The latest newsletter “The Current” is hot off the presses from the Eagle River Watershed Council

October 8, 2014
Eagle River Basin

Eagle River Basin

Click here to read the news letter. Here’s an excerpt:

In 2014-15, the Watershed Council is working to put the finishing touches on the Edwards Eagle River Restoration Project.

We were thrilled to have a group of Vail Mountain School 7th & 8th graders help us out for their service learning day. Together we planted 34 narrowleaf cottonwood trees and installed cages around each to protect them from busy beavers. It was a gorgeous and productive day by the river. Many thanks to Ms. Littman, Ms. Zimmer, Mr. Felser and their wonderful students!

Thanks to the work of the VMS students and the Colorado Alpines professional planting crew, all that’s left to round out the $4 million, 6-year project is to continue with weed mitigation. To learn more about the project, click here.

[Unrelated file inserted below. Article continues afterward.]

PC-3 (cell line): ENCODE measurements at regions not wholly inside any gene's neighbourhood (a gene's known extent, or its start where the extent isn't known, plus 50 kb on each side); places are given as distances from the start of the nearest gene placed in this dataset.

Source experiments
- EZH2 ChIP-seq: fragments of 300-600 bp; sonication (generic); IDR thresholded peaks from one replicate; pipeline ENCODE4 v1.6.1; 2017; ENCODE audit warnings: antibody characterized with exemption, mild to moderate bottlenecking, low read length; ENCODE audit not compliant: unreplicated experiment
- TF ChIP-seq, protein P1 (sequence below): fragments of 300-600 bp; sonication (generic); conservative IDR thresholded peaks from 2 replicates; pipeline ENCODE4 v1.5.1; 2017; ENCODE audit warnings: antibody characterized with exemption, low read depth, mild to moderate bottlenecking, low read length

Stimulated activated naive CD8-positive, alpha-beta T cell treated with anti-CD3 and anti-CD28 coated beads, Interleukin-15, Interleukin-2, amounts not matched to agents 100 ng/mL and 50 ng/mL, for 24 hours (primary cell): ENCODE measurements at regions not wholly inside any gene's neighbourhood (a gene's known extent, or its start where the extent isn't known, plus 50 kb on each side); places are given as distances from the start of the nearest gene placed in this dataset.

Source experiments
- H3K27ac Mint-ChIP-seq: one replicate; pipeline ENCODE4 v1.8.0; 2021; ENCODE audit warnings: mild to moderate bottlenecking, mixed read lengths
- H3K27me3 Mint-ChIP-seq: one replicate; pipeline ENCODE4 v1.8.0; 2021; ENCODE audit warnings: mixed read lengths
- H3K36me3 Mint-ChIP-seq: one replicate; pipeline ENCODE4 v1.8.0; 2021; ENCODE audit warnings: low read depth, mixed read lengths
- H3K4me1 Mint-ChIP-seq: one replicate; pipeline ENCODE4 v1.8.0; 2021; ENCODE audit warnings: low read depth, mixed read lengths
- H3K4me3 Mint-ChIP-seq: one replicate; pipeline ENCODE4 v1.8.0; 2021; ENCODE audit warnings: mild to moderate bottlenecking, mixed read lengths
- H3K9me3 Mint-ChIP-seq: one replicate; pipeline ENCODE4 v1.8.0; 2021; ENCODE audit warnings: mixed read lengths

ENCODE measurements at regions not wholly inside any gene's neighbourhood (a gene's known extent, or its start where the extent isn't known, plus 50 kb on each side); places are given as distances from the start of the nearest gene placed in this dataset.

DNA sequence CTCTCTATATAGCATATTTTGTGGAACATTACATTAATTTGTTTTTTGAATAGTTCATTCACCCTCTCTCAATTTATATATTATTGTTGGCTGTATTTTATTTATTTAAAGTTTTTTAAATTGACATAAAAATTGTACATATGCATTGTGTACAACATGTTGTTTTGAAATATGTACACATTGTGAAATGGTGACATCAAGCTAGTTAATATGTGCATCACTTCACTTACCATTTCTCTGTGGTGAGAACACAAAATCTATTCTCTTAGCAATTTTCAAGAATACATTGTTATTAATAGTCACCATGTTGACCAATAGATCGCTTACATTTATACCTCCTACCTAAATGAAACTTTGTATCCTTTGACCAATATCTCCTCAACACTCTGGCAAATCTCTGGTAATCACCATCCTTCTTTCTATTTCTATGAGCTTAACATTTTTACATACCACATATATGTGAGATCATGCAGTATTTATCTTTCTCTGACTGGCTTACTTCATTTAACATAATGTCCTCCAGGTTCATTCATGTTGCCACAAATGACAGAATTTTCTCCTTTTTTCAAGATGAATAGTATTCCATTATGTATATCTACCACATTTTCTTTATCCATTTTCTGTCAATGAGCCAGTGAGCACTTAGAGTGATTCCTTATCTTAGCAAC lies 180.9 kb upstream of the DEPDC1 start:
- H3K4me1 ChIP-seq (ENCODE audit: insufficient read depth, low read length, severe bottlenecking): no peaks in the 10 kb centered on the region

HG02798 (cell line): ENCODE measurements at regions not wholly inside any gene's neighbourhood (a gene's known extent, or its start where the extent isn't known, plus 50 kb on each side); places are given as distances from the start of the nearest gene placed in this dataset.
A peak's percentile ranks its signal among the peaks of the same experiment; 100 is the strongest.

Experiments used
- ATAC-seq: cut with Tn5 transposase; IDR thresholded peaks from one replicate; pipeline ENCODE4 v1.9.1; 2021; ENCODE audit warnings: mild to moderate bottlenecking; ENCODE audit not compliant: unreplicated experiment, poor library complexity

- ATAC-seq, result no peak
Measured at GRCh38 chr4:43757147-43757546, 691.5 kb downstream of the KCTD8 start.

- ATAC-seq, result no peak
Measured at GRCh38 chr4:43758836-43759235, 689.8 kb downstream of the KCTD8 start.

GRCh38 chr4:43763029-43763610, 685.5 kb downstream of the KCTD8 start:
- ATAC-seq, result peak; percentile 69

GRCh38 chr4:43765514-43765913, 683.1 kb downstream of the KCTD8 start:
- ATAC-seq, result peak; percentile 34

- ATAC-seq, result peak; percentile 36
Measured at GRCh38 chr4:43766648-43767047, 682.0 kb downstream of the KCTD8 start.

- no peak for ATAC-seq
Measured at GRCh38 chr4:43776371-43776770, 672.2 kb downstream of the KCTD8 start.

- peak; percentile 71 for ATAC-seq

More Eagle River watershed coverage here.


At head gate atop pass, Western Slope, Front Range interests meet — The Grand Junction Daily Sentinel

October 7, 2014

From The Grand Junction Daily Sentinel (Dennis Webb):

A water-measuring flume on a ditch sitting exactly astride this pass outside Leadville might be as good a place as any to bring Western and Eastern Slope interests together to talk about water.

Those interests met in the middle here last week, at this point where the Ewing Ditch crosses the Continental Divide, on a transbasin diversion tour presented by the Colorado Foundation for Water Education. It was a chance to consider the past of water development in Colorado while also pondering its future. And where better to look back at the history of transbasin diversions than at Ewing Ditch, the oldest diversion of Western Slope water to the Eastern Slope?